The Tripping Point

For years, researchers have been examining whether the benefit of hallucinogenic drugs extends beyond tripping out and into the realm of longterm mental health; treating such disorders as addiction, depression, anxiety, and PTSD. The movement is not new. As Michael Pollan explains, it’s actually “a renaissance because much of the work represents a revival of research done in the 1950s and 1960s, when psychedelic drugs like LSD and psilocybin were closely studied and regarded by many in the mental health community as breakthroughs in psychopharmacology.” The Sixties changed all that as psychedelics were entirely rebranded. But their potential therapeutic effects didn’t go away. And a new rebranding effort is underway as the drugs are increasingly being used in clinical settings. A new book by Pollan will take psychedelics yet one more step along their long, strange trip into the mainstream. Here’s an excerpt from the NYT Mag: My Adventures With The Trip Doctors. (You better turn on and tune in, or you might be left out…)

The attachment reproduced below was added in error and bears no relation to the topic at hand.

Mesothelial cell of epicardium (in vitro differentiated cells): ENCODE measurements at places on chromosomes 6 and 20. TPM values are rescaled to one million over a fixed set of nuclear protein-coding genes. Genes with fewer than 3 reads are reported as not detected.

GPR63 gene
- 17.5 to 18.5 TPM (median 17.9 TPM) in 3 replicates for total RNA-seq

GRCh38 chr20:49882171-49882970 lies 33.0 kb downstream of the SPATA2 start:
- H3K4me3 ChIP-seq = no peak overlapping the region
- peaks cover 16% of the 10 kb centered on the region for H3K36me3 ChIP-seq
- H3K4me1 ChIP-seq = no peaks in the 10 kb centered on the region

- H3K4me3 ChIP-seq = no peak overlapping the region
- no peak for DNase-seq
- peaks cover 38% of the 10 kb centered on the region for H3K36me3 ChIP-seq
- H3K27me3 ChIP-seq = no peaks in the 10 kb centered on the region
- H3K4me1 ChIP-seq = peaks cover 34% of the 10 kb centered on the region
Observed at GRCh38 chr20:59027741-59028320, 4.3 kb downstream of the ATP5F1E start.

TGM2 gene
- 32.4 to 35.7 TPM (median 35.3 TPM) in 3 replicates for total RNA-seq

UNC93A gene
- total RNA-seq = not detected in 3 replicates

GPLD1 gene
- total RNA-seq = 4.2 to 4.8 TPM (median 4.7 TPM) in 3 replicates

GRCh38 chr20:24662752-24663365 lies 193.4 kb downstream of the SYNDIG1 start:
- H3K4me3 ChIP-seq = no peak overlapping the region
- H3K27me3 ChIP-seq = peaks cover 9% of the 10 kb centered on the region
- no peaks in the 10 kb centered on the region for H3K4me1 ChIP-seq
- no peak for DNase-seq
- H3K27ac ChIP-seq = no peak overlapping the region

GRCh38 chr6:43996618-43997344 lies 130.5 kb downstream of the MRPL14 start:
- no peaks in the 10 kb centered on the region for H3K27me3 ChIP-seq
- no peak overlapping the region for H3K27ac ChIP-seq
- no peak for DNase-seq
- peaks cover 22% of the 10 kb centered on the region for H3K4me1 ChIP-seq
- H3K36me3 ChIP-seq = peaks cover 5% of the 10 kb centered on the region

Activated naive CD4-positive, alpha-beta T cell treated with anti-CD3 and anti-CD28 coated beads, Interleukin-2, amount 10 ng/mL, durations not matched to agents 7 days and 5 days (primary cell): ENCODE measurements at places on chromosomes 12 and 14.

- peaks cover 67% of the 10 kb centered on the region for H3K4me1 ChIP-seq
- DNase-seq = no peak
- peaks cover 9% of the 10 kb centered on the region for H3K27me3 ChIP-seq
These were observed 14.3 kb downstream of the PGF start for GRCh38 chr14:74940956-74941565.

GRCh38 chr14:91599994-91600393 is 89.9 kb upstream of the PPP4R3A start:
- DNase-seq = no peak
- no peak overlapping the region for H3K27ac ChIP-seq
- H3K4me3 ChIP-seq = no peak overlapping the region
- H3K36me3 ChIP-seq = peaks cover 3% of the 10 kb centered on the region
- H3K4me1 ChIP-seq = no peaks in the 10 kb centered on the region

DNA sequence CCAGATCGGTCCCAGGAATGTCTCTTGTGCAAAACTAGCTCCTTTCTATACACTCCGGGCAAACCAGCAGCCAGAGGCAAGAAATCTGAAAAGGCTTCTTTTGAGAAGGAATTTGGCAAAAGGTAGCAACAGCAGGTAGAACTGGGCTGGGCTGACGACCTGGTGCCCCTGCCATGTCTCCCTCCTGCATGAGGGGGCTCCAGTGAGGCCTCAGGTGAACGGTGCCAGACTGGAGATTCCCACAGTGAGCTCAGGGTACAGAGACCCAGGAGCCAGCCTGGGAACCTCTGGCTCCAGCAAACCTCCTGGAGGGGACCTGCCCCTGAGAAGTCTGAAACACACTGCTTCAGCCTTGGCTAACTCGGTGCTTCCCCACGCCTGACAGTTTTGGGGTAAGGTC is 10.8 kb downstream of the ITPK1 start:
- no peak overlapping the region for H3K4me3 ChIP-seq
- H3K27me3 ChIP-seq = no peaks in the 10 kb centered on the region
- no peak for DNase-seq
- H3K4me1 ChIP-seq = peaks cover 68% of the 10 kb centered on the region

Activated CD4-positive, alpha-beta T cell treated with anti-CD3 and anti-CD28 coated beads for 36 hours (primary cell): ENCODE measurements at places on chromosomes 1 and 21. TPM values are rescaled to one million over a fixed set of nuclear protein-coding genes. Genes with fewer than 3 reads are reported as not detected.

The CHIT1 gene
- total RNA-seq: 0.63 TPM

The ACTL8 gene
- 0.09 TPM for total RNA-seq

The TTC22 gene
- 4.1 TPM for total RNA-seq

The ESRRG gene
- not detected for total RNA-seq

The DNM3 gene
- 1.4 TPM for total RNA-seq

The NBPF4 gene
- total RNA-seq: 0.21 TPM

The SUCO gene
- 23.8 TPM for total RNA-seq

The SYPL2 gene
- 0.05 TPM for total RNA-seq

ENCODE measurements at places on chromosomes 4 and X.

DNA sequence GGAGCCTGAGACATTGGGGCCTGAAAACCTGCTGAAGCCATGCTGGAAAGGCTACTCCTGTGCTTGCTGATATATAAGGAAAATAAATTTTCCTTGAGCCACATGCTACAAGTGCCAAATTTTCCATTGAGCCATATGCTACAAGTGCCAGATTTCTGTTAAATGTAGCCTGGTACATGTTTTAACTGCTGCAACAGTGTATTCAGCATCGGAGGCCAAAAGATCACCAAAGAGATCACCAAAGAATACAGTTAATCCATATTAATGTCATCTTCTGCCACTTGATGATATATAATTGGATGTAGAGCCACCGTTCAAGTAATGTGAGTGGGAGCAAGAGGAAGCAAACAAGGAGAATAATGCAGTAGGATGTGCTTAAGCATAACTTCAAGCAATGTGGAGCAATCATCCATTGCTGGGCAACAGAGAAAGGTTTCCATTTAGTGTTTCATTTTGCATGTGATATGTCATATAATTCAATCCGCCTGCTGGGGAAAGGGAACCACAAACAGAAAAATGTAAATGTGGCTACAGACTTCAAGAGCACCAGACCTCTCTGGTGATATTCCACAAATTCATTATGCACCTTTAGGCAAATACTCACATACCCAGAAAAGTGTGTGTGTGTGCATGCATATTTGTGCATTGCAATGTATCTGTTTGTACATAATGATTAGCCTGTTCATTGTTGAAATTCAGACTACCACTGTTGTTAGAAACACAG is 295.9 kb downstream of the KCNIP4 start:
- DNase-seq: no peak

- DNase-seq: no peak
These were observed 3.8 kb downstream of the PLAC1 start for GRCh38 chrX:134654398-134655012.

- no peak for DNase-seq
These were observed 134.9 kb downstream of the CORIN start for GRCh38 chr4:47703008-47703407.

+ “Even as psychedelic therapies are being tested by modern science, the very strangeness of these molecules and their actions upon the mind is at the same time testing whether Western medicine can deal with the implicit challenges they pose.” (One key factor will be the embrace of micro-dosing among the Silicon Valley elite, many of whom are pouring millions into health-related technologies.) More from Pollan: How Psilocybin Could Be Used In Mental Health Treatment.

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